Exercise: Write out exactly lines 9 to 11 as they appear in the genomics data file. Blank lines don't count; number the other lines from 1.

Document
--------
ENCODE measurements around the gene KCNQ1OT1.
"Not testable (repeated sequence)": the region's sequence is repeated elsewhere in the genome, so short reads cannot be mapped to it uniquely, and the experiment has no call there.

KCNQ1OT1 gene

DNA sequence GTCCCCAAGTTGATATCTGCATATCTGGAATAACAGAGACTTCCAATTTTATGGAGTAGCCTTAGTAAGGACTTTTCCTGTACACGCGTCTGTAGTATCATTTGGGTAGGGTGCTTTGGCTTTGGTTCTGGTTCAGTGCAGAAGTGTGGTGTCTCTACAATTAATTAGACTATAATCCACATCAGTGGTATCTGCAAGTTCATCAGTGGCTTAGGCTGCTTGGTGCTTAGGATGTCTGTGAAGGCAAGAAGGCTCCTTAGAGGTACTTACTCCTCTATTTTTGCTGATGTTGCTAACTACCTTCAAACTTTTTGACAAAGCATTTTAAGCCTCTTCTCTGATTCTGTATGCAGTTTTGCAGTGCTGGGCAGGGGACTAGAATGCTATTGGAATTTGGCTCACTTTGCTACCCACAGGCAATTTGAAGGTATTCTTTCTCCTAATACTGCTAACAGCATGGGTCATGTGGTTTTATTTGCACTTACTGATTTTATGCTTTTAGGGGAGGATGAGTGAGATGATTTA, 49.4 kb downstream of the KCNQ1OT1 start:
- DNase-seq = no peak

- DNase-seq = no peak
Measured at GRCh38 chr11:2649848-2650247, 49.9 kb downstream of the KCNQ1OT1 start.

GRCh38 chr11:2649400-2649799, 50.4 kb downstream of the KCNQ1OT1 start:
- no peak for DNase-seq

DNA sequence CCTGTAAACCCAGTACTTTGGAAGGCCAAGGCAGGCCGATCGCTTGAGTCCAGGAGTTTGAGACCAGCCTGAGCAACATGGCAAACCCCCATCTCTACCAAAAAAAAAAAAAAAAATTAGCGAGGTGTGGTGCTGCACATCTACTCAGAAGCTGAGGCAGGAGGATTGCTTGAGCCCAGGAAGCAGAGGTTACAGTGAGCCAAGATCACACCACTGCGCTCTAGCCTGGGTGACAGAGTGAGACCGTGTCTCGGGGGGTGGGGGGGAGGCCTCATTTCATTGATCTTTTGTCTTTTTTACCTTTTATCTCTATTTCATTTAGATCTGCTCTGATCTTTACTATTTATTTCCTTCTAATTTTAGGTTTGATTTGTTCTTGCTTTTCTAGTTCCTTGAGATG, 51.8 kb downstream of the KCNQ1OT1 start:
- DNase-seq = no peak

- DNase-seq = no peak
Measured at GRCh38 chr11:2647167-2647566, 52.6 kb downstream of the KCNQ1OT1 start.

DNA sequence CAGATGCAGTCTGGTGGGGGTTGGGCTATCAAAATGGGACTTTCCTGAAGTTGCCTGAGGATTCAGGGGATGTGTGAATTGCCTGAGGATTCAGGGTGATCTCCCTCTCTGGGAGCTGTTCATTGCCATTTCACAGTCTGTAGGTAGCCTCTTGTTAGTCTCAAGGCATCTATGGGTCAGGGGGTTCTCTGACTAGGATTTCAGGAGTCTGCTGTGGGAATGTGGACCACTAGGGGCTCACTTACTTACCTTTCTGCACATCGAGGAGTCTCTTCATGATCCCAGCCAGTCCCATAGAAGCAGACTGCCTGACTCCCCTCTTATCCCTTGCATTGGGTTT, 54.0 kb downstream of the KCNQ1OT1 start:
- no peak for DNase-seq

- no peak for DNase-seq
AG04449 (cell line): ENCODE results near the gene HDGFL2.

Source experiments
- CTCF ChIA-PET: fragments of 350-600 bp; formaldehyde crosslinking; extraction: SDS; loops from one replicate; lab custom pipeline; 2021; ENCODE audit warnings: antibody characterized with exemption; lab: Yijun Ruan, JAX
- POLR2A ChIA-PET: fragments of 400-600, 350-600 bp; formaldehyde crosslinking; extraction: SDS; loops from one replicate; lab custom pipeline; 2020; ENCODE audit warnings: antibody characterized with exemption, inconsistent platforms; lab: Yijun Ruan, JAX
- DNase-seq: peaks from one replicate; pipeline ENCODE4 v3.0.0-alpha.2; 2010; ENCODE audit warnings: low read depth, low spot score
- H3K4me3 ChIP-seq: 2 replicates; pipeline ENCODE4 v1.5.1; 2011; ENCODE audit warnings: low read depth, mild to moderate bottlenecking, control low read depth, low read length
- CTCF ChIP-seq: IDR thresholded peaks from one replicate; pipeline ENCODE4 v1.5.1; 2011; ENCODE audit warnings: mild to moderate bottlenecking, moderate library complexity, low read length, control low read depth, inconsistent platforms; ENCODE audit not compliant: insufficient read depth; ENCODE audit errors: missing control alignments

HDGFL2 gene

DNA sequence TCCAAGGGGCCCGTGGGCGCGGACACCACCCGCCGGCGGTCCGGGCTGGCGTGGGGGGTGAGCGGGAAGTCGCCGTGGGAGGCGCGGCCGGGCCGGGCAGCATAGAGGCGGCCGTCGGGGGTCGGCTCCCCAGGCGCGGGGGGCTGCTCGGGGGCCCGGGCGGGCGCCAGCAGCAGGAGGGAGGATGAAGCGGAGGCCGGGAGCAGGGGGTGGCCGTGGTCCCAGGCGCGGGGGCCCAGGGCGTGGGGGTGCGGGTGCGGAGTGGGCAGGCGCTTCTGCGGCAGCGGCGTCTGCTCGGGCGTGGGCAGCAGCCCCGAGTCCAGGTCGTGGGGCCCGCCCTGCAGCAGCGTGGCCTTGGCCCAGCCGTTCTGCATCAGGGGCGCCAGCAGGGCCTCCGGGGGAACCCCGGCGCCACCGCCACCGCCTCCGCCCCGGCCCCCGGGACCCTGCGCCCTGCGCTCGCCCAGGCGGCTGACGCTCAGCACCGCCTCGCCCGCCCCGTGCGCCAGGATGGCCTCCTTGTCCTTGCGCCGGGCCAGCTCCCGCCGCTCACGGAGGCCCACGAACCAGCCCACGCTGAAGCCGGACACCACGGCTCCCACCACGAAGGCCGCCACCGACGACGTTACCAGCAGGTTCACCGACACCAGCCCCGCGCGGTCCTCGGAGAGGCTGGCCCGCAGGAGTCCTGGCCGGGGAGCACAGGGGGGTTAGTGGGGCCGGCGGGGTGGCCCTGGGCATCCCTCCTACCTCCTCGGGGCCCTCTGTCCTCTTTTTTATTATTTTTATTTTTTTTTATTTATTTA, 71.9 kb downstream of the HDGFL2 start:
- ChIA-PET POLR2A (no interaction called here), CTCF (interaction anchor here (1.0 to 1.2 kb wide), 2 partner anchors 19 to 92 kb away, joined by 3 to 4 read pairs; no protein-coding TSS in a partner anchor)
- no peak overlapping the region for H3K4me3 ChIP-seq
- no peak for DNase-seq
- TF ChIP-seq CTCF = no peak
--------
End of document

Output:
- no peak for DNase-seq

DNA sequence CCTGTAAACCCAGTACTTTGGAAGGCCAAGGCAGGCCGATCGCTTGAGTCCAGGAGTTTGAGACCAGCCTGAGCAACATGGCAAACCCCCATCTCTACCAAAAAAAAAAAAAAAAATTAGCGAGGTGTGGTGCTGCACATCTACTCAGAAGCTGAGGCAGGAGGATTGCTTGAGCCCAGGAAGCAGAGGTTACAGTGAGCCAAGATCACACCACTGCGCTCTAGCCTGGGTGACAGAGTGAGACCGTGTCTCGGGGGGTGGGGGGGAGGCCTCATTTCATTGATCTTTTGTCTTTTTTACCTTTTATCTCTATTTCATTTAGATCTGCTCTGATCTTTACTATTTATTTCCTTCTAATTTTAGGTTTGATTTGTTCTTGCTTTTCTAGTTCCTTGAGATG, 51.8 kb downstream of the KCNQ1OT1 start:
- DNase-seq = no peak